In this occasional feature, members of the Psych Congress Steering Committee and faculty answer questions asked by attendees at Psych Congress meetings.
QUESTION: Are there benefits to intermittent fasting or a ketogenic diet when treating depression?
ANSWER: There is evidence suggesting that high-fat, high-sugar diets contribute to gut dysbiosis (alterations in the intestinal microbiota) and decreased diversity of gut flora (which under usual circumstances includes more than 1000 different bacterial species). Enteric dysbiosis in individuals suffering from major depressive disorder (MDD) not only contributes to “leaky gut” and elevated peripheral inflammatory signaling, it may aggravate anxiety, depressed mood, irritability, sensitivity to stress, and cognitive problems (including in attention, memory, and executive function). In counterdistinction to studies indicating harmful effects of a “Western diet” on the risk of depression, a large recent meta-analysis found only a minimal increase in risk of future depressive episodes in individuals with poor dietary habits. However, the same study noted a very substantial positive effect of a “good diet” on reducing future depression risk 1.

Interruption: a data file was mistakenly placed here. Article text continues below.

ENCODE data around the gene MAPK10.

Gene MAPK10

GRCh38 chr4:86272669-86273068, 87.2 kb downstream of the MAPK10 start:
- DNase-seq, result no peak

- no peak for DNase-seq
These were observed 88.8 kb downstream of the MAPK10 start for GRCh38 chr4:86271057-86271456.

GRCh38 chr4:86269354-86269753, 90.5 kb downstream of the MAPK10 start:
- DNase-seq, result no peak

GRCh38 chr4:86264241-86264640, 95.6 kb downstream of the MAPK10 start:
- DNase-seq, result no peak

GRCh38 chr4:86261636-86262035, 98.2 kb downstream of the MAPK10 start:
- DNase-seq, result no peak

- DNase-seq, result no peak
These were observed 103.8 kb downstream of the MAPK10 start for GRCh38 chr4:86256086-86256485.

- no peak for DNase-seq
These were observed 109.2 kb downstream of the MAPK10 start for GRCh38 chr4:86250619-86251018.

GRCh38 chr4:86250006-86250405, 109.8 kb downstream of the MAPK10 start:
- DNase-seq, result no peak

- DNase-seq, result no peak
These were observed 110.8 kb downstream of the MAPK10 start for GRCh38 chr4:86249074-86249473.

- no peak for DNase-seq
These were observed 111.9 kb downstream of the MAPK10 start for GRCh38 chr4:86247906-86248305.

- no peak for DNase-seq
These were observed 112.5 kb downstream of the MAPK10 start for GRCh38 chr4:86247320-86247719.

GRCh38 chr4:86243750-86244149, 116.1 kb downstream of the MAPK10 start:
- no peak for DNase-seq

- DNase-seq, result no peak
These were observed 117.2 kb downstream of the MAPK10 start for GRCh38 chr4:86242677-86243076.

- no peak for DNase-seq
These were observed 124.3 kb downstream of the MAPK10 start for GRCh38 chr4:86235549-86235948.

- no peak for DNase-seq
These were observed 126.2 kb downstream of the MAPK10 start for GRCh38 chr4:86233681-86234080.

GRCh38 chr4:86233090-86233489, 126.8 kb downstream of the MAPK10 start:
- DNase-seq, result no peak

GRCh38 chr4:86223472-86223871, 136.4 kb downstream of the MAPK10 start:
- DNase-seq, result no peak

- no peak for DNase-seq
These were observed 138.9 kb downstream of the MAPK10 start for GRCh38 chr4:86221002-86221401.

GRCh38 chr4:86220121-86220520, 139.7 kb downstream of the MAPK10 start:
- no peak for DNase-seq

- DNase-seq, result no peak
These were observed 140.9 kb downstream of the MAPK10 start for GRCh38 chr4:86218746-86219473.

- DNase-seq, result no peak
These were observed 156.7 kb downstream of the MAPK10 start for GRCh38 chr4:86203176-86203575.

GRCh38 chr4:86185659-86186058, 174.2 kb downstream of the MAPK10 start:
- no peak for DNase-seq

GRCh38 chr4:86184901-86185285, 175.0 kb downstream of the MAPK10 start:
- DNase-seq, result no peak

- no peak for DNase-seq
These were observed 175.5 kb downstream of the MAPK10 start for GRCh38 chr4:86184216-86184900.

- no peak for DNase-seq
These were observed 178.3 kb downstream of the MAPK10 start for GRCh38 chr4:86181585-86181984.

A number of controlled studies have established benefits of dietary counseling, psycho-biotics (probiotics) and a Mediterranean/anti-inflammatory diet in increasing remission rates, decreasing peripheral inflammatory signals, and improving a range of depressive symptoms—from depressed mood, anhedonia, cognitive difficulties, and irritability to amelioration of hypersomnolence and decreased appetite.
There is a paucity of controlled studies demonstrating antidepressant benefits of caloric restriction. Mostly observational research in non-clinical MDD samples has suggested benefits of caloric restriction and periodic fasting in mood, anxiety, energy levels, sleep, and sexual functioning 2. Other studies have noted only minimal improvement or absence of mood benefits in individuals treated with intermittent fasting and caloric restriction diets.
Without well powered, prospective, controlled, longitudinal studies demonstrating benefits in clinically depressed individuals, it is difficult to endorse caloric restriction diets as a general recommendation for our depressed patients.
—Psych Congress Steering Committee member Vladimir Maletic, MD, MS, Clinical Professor of Psychiatry and Behavioral Science, University of South Carolina School of Medicine, Greenville
1. Molendijk M, Molero P, Ortuno Sanchez-Pedreno F, Van der Does W, Angel Martinez-Gonzalez M. Diet quality and depression risk: a systematic review and dose-response meta-analysis of prospective studies. Journal of Affective Disorders. 2018;226:346-354.
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